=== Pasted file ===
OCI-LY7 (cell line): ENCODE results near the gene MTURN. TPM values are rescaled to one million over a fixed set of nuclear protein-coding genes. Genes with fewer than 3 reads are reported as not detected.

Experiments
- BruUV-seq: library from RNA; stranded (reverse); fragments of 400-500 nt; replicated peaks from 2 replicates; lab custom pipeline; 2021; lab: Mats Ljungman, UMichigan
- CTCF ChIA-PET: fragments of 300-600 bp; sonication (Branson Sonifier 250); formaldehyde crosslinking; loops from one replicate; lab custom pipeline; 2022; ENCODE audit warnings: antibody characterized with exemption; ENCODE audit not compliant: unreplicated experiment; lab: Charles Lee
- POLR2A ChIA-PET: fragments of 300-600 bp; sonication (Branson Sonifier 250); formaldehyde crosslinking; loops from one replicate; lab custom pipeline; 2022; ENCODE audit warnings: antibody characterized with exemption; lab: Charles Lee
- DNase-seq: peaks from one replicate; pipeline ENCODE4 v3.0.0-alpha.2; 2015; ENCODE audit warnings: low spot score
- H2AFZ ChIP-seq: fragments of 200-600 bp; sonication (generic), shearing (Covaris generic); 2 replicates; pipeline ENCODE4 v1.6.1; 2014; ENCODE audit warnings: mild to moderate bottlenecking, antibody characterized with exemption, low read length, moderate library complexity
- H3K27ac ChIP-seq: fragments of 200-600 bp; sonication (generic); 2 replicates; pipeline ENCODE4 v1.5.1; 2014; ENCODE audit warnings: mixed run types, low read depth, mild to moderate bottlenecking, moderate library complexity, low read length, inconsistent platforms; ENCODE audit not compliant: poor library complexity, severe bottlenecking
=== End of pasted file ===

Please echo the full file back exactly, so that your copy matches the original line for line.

OCI-LY7 (cell line): ENCODE results near the gene MTURN. TPM values are rescaled to one million over a fixed set of nuclear protein-coding genes. Genes with fewer than 3 reads are reported as not detected.

Experiments
- BruUV-seq: library from RNA; stranded (reverse); fragments of 400-500 nt; replicated peaks from 2 replicates; lab custom pipeline; 2021; lab: Mats Ljungman, UMichigan
- CTCF ChIA-PET: fragments of 300-600 bp; sonication (Branson Sonifier 250); formaldehyde crosslinking; loops from one replicate; lab custom pipeline; 2022; ENCODE audit warnings: antibody characterized with exemption; ENCODE audit not compliant: unreplicated experiment; lab: Charles Lee
- POLR2A ChIA-PET: fragments of 300-600 bp; sonication (Branson Sonifier 250); formaldehyde crosslinking; loops from one replicate; lab custom pipeline; 2022; ENCODE audit warnings: antibody characterized with exemption; lab: Charles Lee
- DNase-seq: peaks from one replicate; pipeline ENCODE4 v3.0.0-alpha.2; 2015; ENCODE audit warnings: low spot score
- H2AFZ ChIP-seq: fragments of 200-600 bp; sonication (generic), shearing (Covaris generic); 2 replicates; pipeline ENCODE4 v1.6.1; 2014; ENCODE audit warnings: mild to moderate bottlenecking, antibody characterized with exemption, low read length, moderate library complexity
- H3K27ac ChIP-seq: fragments of 200-600 bp; sonication (generic); 2 replicates; pipeline ENCODE4 v1.5.1; 2014; ENCODE audit warnings: mixed run types, low read depth, mild to moderate bottlenecking, moderate library complexity, low read length, inconsistent platforms; ENCODE audit not compliant: poor library complexity, severe bottlenecking